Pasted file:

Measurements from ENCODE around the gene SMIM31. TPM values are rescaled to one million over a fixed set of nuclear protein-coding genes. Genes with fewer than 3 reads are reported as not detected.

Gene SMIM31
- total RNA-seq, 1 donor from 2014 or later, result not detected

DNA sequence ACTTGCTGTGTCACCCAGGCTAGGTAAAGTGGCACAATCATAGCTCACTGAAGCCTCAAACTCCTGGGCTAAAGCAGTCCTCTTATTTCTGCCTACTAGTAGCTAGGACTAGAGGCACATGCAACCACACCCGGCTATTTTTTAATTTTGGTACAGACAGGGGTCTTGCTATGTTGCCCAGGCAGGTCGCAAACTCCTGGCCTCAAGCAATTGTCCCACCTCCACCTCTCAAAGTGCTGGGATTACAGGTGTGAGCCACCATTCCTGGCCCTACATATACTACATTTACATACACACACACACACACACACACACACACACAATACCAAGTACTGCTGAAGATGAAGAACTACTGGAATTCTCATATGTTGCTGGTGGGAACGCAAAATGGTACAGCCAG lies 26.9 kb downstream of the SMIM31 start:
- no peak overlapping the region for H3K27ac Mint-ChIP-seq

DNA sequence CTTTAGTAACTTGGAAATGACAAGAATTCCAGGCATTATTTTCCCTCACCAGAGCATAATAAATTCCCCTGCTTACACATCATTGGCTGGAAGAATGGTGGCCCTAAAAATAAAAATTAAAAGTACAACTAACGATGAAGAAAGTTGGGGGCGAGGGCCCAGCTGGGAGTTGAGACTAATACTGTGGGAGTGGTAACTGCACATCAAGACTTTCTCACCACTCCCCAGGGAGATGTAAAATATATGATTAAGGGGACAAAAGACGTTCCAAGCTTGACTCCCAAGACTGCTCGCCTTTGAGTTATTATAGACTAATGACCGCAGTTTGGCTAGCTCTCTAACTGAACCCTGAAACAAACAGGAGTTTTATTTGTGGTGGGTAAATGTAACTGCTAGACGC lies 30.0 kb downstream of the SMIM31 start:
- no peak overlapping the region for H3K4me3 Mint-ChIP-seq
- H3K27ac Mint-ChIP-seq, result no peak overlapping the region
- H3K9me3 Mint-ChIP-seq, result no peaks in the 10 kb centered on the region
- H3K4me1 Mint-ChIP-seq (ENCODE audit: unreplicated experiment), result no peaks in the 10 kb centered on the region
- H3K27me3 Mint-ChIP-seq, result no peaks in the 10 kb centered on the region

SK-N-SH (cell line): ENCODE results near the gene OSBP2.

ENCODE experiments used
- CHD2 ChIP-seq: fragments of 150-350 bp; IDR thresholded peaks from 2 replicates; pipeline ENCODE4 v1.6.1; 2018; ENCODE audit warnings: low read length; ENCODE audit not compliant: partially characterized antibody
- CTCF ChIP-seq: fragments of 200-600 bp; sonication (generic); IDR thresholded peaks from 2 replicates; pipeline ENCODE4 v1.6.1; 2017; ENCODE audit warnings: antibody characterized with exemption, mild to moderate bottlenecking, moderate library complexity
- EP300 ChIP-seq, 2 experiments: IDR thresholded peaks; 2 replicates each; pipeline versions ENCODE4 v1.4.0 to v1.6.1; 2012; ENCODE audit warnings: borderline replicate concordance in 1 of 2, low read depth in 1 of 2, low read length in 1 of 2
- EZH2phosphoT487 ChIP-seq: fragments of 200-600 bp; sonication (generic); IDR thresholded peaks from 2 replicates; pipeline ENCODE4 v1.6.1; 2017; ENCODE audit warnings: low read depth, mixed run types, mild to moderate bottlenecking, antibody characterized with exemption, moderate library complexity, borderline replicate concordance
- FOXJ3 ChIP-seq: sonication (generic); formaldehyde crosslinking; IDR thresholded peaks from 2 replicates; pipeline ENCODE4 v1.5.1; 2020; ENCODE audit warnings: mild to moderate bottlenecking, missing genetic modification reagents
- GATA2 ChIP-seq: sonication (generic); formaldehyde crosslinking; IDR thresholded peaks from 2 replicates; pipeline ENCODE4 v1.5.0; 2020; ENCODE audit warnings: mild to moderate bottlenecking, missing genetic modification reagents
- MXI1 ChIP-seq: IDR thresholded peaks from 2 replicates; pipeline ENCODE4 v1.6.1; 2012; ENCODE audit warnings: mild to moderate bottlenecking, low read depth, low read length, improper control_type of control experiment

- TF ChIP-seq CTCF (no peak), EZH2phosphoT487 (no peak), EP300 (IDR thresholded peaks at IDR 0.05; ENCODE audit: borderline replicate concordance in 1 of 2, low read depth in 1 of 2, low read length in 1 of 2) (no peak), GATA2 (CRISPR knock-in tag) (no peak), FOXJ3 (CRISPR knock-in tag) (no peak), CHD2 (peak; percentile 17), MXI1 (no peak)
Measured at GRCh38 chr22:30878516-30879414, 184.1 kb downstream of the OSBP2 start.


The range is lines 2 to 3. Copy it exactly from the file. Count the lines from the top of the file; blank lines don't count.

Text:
Gene SMIM31
- total RNA-seq, 1 donor from 2014 or later, result not detected